A: My wish would be for people, critics and foodies alike to start taking Philadelphia's food scene seriously. We have been easily passed over for quite some time, due to our close proximity to New York, but I am here to say on the record that this is such an exciting time in Philadelphia.
Q: Lastly, is there a recipe of yours that you wouldn’t mind sharing with us?
A: One of my favorite combos is my chill and jalapeno cheddar corn bread. Its such a great way to have a filling meal while tricking yourself into eating your veggies! I hope you enjoy it!
3-4 can of beans
1 jar Tomato Sauce
1-2 onions sauteed and caramelized
2-4 cloves garlic sauteed
1 bag frozen corn
1 cup edamame/peas
1 jalapeño pepper
1-2 red or yellow peppers diced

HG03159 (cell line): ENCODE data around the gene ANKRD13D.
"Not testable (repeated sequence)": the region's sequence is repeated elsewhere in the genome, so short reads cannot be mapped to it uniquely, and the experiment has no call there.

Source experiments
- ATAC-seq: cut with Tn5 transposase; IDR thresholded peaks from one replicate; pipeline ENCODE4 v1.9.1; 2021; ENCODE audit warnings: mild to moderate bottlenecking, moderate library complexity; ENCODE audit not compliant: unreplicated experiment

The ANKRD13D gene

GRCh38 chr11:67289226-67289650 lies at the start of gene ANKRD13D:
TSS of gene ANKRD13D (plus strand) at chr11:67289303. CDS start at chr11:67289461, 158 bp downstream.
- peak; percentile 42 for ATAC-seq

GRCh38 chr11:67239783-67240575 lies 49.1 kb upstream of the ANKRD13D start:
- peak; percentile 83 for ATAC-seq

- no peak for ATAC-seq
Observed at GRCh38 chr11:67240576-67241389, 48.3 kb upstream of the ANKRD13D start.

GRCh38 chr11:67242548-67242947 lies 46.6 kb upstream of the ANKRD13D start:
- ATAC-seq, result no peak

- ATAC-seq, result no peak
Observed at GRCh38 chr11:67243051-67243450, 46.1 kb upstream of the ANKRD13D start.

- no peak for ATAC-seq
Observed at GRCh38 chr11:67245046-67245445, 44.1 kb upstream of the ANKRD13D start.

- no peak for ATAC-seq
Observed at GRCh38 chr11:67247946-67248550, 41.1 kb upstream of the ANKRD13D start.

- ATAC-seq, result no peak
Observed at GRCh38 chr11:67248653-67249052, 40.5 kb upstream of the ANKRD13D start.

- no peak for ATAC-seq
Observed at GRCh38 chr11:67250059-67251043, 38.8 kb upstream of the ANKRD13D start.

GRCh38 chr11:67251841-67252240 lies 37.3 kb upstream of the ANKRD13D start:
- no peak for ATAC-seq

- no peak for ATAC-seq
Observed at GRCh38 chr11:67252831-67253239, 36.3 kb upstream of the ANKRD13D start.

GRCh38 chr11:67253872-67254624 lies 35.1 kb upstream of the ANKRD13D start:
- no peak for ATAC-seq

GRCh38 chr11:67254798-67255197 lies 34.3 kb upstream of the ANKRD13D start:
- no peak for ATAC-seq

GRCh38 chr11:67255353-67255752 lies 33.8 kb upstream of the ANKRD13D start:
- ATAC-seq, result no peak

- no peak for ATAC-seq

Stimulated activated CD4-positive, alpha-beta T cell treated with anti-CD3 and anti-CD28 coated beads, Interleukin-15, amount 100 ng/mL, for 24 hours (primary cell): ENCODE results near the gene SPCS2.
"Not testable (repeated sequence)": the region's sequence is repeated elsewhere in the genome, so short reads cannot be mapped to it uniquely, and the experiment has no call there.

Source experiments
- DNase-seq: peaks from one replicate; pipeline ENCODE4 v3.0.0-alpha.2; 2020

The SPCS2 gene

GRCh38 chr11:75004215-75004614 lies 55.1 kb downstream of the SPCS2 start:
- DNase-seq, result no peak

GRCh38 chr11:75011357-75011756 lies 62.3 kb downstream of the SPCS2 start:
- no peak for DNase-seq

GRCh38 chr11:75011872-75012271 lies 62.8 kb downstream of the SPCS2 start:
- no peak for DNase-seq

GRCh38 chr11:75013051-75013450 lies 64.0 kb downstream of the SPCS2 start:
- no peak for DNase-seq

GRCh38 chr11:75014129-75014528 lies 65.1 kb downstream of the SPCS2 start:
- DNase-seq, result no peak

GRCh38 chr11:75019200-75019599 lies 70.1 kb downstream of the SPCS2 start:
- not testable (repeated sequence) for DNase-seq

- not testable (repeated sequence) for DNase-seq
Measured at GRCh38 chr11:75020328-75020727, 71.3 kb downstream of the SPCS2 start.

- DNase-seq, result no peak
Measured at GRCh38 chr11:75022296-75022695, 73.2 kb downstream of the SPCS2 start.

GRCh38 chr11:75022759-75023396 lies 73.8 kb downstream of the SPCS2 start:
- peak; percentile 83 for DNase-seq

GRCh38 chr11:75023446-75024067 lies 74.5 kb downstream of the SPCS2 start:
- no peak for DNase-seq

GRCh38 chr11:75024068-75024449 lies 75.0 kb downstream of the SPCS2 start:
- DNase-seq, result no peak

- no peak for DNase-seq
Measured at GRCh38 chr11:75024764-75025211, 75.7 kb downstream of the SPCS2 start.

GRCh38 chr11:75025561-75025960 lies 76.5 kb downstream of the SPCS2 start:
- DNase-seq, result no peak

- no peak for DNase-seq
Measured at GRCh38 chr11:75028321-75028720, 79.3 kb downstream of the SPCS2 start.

2 tomatoes diced
Add a pound of turkey or beef if you'd like!
Combine beans and tomato sauce. Sautee onion, peppers and then garlic. Mix together onions, tomatoes and beans. Add frozen vegetables and simmer. Season with Sirachi, pepper, season all, and chili powder. Enjoy!
Cheddar-Jalapeño Corn Bread
3 cups all-purpose flour
1 cup yellow cornmeal
1/4 cup sugar
2 tablespoons baking powder
2 teaspoons kosher salt
2 cups milk
3 extra-large eggs, lightly beaten
1/2 pound (2 sticks) butter
8 ounces aged Cheddar, grated
1/3 cup chopped jalapeño
Preheat the oven to 350 degrees F. Grease a bread pan. Combine the flour, cornmeal, sugar, baking powder, and salt in a large bowl. Add milk, eggs, and butter. Stir until mixed. Don't over mix! Mix in the grated Cheddar, jalapeño. Pour batter into the bread pan, smooth the top, and sprinkle with the remaining grated Cheddar. Bake for 30 to 35 minutes. Enjoy!